“Page 5 Test”

Stop twitching. This post is not a 5-page test, so I don’t care how scarred you are from childhood test-taking trauma. Build a bridge and get over it. Then keep reading in order to learn something that may help your writing.You okay now? Good. Here’s the scoop. . . . Thanks to a giveaway on Goodreads, I recently received a free copy of Darcy Pattison’s book Start Your Novel. When reading it, my interest was captured by one of her ideas for checking the characterization in a novel’s opening—she calls it the “Page 5 Test.” (See, I told you it wasn’t a 5-page test. You should have trusted me. I’m very reliable. Except when I’m lying.)  Start Your Novel
 Runaway Twin Not only did I decide to use the Page 5 Test to check my own work-in-progress, but as a bonus exercise, I decided to run a Page 5 Test on a children’s novel I’m currently reading—Runaway Twin by Peg Kehret. Based on Darcy Pattison’s idea, here’s what I did:

  • I read the beginning of Runaway Twin, only going as far as what would equal approximately five double-spaced pages of a typed manuscript.
  • After I finished reading, I listed everything I’d learned about the main character from those opening pages. Here’s my list:
  1. The main character lives with a foster mother named Rita.
  2. The main character’s name is Sunny.
  3. Sunny is 13 years old.
  4. She loves Twinkies and junk food, but Rita is a health nut.
  5. Sunny is opinionated. (As the first-person narrator, she states: “In my opinion it is cruel and unusual punishment to put a thirteen-year-old girl who was raised on junk food into a home that serves tofu and cauliflower.”)
  6. Sunny wears her hair in a ponytail (at least sometimes).
  7. She has switched foster homes frequently, running away from at least a couple of them. (This also tells me Sunny isn’t afraid to take action when she sees the need.)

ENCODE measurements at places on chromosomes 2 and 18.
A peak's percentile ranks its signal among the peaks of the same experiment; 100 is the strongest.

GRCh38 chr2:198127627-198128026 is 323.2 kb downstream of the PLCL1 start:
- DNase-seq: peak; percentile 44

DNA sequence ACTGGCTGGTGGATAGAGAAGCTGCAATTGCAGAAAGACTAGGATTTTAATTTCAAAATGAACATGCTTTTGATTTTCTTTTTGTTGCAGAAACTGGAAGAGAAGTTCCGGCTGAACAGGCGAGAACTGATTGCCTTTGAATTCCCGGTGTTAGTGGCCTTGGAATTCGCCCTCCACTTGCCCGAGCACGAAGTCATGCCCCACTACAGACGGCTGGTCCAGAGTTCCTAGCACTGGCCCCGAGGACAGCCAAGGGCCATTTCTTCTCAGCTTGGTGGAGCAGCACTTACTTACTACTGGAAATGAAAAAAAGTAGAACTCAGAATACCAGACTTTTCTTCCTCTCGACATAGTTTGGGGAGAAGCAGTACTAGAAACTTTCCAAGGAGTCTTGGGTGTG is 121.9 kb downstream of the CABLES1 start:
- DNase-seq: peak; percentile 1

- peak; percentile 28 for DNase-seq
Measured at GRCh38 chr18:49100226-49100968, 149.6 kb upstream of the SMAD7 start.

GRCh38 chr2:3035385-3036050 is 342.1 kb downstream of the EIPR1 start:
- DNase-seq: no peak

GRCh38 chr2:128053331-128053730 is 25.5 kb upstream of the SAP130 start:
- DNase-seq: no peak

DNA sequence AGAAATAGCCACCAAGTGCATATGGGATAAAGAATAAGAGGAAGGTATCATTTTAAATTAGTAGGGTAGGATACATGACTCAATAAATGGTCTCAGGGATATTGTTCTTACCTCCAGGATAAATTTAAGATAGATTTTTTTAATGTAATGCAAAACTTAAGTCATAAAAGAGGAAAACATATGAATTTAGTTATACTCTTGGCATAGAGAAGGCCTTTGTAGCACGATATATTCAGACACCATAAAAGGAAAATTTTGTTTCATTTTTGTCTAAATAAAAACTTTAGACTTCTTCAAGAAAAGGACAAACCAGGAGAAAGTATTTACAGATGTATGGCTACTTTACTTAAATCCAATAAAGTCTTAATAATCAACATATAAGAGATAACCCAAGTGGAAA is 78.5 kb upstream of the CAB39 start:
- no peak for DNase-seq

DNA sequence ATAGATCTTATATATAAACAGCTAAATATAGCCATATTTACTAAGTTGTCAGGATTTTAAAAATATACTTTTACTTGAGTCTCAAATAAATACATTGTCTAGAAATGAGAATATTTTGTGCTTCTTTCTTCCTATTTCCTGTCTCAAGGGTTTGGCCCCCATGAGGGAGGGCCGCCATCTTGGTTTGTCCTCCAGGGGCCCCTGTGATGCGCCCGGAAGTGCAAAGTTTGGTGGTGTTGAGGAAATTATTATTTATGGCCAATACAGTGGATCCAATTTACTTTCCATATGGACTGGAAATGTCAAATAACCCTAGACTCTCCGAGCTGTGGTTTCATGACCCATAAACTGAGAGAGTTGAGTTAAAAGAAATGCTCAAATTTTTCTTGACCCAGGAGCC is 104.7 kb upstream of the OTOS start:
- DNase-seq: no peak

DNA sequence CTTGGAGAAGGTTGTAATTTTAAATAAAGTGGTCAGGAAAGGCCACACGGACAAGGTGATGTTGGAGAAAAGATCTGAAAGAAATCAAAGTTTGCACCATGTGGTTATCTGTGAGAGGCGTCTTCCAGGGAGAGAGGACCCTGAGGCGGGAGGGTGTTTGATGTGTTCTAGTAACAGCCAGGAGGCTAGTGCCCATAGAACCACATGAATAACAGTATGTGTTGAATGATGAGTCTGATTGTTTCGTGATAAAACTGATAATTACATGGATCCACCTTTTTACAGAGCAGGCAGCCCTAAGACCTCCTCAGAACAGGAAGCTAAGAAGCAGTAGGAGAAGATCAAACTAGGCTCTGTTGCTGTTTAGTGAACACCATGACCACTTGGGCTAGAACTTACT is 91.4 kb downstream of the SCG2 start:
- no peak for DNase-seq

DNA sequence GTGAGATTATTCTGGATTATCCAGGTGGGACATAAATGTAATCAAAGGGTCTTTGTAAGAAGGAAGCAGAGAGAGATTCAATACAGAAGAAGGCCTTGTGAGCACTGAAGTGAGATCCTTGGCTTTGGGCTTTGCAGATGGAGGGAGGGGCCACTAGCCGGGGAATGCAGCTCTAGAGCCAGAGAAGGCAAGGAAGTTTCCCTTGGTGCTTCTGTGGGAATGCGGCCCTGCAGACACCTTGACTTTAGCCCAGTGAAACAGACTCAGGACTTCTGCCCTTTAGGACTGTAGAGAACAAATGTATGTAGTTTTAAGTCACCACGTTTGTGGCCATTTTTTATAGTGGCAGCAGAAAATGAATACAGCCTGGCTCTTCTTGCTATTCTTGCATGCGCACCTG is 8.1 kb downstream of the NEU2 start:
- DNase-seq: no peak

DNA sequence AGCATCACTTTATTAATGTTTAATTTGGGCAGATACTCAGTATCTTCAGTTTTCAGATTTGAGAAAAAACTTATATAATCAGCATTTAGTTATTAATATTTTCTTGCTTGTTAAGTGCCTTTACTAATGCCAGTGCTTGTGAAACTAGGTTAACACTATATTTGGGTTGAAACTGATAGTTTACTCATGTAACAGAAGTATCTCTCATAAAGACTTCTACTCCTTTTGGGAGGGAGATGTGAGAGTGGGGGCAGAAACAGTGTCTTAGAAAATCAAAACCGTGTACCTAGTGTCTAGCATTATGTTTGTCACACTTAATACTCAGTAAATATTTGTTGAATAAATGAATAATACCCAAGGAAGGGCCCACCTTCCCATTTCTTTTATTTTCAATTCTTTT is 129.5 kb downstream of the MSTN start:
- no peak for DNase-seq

8. She seems to like Rita (despite all the tofu and cauliflower) and doesn’t plan to run away from her.
  9. Sunny doesn’t consider herself a “bad kid,” although she doesn’t do much school work because she knows she’ll just get moved to a new home and school again anyway.

Notice the variety of things Peg Kehret wove into those opening pages. There are basic things such as the main character’s name and age. There are bits about Sunny’s family situation (foster child) and a glimpse into her outlook on life (Why bother with school work if you’re going to get moved again?). And there’s the barest mention of her appearance.

In only a handful of pages, Peg Kehret effectively pulled me into caring about her main character by not skimping on the information about Sunny and by making sure the details she included provided depth, not an inundation of surface-level facts. (Hey, I’d rather know Sunny has the guts to run away from a bad foster family than know how tall she is and whether or not she has a dimple in her chin.)

So consider printing out the first five pages of your own WIP. Read ’em. Then make a list.

What details are revealed about your main character? What isn’t revealed? Are you building a strong character with a unique voice, or is your protagonist coming across as shallow and boring? By running Darcy Pattison’s Page 5 Test, you may be surprised at what you discover, and you may get ideas for strengthening your novel’s opening pages.

Besides, you’ve got to try this. Know why? There’s gonna be a test tomorrow.

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T. P. Jagger
Along with his MUF posts, T. P. Jagger can be found at www.tpjagger.com, where he provides brief how-to writing-tip videos as The 3-Minute Writing Teacher plus original, free readers’ theater scripts for middle-grade classrooms. For T. P.’s 10-lesson, video-based creative writing course, check him out on Curious.com.
  1. I LOVE this idea and will use it! Now! I think it can be applied to Picture books too… not the first 5 pages, of course, but it can make me stop and analyze my characters better. Thanks

  2. Dear T.P.,
    Thanks for sharing this page 5 test with us. You have a humorous flare. I love it.